MGPV Distinguished Geological Career Award

The MGPV Distinguished Geological Career Award will go to an individual who, throughout his/her career, has made distinguished contributions in one or more of the following fields of research: mineralogy, geochemistry, petrology, volcanology, with emphasis on multidisciplinary, field-based contributions. This award emphasizes a geologic and multidisciplinary approach. Geological work is by nature generalistic and has an important field component, with Earth as the natural laboratory.

Nominees need not be citizens or residents of the United States, and membership in the Geological Society of America or the Division is not required.  Awards are not given posthumously unless the decision to give the award is made before the death of the awardee.

The funds for this award were endowed by the estate of James B. Thompson Jr.  Dr. Thompson retired as the Sturgis Hooper Professor of Geology at Harvard in 1992 after a career of more than forty years. He was elected a member of the American Academy of Arts and Sciences in 1958, and a member of the National Academy of Sciences in 1967.  He was awarded the Arthur L. Day Medal of the Geological Society of America in 1964, the Mineralogical Society of America Roebling Medal in 1978, and the V. M. Goldschmidt Award of the Geochemical Society in 1985. Thompson served as the President of both the Mineralogical Society of America and the Geochemical Society.

Dr. Thompson believed in the importance to geology of understanding minerals - both their internal characteristics, and their external "social lives" (his term for their relations with each other).  Thus this award emphasizes a geologic and multidisciplinary approach. Geologic work is by nature generalistic and has an important field component, with Earth as the natural laboratory.  J. B. Thompson’s work, regardless of subject, was always based on solid field observations.  In his acceptance speech for the Day Medal in 1964 he said, “True success in the laboratory should stimulate field investigations rather than discourage them.  It would be embarrassing indeed if we were to construct an internally consistent geology, chemically and physically sound, perfect in fact but for one flaw: the lack of a planet to fit it.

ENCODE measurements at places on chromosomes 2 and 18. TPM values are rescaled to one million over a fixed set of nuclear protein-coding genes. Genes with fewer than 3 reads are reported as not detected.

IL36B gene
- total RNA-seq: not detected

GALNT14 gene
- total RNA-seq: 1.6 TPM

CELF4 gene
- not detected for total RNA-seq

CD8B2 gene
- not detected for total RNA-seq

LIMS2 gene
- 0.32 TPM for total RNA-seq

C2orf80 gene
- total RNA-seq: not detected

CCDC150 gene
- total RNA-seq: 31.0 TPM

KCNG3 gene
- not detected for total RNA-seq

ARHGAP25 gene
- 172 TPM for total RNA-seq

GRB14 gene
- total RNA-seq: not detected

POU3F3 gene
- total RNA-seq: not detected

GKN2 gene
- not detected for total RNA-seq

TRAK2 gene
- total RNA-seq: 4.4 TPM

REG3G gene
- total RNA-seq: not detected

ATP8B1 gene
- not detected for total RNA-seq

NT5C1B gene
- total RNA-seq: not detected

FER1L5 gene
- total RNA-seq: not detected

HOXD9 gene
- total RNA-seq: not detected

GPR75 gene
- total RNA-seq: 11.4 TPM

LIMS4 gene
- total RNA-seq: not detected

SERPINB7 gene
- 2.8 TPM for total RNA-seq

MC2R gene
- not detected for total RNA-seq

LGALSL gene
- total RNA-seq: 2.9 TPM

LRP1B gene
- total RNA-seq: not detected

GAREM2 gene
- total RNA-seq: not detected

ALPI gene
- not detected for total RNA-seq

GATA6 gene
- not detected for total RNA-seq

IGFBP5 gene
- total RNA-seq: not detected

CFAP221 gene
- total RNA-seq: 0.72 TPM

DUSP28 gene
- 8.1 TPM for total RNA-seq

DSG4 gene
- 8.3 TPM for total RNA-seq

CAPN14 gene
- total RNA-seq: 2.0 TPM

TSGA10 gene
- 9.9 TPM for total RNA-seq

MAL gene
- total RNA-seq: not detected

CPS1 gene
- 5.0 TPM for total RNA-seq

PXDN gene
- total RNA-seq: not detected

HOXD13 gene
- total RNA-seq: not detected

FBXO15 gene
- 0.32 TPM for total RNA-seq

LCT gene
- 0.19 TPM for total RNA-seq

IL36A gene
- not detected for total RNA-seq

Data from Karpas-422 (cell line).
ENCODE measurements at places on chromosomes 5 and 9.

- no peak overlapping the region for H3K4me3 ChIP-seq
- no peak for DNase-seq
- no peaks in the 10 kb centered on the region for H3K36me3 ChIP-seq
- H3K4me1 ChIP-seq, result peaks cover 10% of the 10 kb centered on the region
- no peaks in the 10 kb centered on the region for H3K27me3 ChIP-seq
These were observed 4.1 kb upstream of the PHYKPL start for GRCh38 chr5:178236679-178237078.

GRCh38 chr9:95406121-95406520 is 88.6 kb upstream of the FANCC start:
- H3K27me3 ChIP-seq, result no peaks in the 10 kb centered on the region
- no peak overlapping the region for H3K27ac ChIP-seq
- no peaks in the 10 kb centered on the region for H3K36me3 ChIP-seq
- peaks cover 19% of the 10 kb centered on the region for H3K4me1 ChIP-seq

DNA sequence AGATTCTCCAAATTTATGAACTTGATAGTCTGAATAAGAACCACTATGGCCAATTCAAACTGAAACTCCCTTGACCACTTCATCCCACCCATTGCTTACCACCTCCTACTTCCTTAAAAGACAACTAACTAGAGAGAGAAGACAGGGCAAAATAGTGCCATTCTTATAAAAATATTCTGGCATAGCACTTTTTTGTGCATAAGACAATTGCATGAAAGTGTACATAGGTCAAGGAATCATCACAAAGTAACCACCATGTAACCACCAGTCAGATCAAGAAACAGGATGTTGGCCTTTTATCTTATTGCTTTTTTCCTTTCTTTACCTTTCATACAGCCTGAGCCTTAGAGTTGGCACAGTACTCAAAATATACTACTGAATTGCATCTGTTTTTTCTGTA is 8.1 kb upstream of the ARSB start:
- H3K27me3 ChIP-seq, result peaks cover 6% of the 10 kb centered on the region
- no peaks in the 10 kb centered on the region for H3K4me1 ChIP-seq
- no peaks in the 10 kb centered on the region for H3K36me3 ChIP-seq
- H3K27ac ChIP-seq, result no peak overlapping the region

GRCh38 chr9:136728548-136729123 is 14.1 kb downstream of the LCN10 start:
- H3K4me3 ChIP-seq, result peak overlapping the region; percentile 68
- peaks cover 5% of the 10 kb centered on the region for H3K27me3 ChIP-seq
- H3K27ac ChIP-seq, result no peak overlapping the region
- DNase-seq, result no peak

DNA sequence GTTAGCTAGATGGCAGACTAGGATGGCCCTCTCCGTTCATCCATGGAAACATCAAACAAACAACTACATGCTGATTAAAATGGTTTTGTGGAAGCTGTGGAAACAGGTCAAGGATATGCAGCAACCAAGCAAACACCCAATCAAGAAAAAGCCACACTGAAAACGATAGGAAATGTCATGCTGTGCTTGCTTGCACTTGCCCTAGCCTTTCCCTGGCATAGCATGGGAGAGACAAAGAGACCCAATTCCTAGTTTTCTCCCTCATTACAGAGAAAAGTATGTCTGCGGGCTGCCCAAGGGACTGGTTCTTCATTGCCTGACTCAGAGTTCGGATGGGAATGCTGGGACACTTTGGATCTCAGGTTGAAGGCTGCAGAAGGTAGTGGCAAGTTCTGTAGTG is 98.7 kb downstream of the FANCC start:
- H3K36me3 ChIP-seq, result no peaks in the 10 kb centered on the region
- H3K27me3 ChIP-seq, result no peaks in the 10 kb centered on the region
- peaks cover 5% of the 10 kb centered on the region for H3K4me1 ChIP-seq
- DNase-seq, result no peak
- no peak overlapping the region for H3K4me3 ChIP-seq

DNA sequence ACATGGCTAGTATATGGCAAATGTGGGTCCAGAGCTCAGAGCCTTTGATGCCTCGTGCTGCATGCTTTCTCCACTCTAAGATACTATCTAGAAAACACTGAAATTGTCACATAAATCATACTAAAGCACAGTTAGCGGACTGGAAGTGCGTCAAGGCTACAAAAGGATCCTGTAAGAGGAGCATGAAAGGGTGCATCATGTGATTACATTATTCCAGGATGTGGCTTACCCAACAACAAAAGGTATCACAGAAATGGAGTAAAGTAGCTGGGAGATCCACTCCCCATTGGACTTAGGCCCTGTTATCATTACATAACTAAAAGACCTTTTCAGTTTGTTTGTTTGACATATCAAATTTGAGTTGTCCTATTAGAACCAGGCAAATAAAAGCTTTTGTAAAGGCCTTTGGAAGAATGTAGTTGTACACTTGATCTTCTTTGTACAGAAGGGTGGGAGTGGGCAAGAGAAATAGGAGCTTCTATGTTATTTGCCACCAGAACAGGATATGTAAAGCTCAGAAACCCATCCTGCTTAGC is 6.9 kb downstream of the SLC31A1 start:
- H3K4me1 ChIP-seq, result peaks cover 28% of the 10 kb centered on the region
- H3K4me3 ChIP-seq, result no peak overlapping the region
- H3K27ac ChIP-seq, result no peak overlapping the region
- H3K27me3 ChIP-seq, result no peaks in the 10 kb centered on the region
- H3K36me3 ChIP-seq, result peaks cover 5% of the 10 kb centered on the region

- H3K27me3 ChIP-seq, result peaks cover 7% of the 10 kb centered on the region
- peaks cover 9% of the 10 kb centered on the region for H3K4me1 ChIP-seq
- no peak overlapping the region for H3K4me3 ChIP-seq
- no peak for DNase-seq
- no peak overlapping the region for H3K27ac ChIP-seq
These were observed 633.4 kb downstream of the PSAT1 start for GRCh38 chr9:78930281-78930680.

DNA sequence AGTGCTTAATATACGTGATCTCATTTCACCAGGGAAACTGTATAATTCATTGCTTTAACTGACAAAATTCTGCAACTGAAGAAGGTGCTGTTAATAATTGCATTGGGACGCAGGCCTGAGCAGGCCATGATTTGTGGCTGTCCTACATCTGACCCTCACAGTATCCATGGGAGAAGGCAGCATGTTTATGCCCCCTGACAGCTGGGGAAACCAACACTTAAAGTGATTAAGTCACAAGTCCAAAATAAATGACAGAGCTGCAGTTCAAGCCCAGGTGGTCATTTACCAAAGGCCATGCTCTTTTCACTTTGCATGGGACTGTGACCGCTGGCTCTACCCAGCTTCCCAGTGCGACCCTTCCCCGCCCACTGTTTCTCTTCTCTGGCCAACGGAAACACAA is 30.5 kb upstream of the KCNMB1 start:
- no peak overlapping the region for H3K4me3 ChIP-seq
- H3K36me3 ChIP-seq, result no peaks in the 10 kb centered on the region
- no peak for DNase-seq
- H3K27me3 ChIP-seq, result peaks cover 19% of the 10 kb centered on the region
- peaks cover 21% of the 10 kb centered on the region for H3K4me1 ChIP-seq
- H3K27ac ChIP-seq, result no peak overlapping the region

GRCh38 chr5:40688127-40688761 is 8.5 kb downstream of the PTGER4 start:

Nominations Deadline for the 2025 Award: midnight (EDT) 31 March 2024    [instructions]

A nomination comprises: (1) a cover letter from an MGPV Division member, no longer than three pages, summarizing the nominee’s most important accomplishments in geologic approaches to mineralogy, geochemistry, petrology, and/or volcanology. Special attention should be paid to describing how the nominee’s published work demonstrates field-based multidisciplinary geologic accomplishments of a ground-breaking nature. The letter should include the name, address, and contact information of nominator as well as from whom letters of support can be expected; (2) a curriculum vitae of the nominee; and (3) three letters of support that can be either from members or non-members of GSA or the MGPV Division. 

Previous Awardees:

All GSA and
Division Awardees

  • 2024 - J. Michael Rhodes, University of Massachusetts, Amherst, MA, USA  [citation]  [acceptance]
  • 2023 - Katharine V. Cashman, University of Bristol/University of Oregon [citation]  [acceptance]
  • 2022 - Jane Selverstone, University of New Mexico, Albuquerque, NM, USA  [citation]  [acceptance]
  • 2021 - Michael Brown, University of Maryland, MD, USA  [citation]  [acceptance]
  • 2020 - Cathy J. Busby, University of California-Davis, Davis, CA, USA  [citation]  [acceptance]
  • 2019 - Suzanne Mahlburg Kay, Cornell University, Ithaca, NY, USA  [citation]  [response]
  • 2018 - Calvin F. Miller, Vanderbilt University, Nashville TN, USA [citation & response]
  • 2017 - Jon Davidson, Durham University, Durham, United Kingdom  [citation]
  • 2016 - Donald A. Swanson, Hawaiian Volcano Observatory, Hawaii National Park, HI USA  [citation & response]
  • 2015 - David A. Clague, Monterey Bay Aquarium Research Institute, Moss Landing, CA USA  [citation & response]
  • 2014 - Frederick A. Frey, Massachusetts Institute of Technology, Cambridge, MA USA  [citation & response]
  • 2013 - Gerhard Wörner, Georg August Universität Göttingen, Göttingen, Germany  [citation & response]
  • 2012 - Jason B. Saleeby, California Institute of Technology  [citation & response]
  • 2011 - John M. Ferry, Johns Hopkins University, Baltimore, MD, USA  [citation & response]
  • 2010 - Peter Lipman, U.S. Geological Survey, Denver, CO, USA  [citation & response]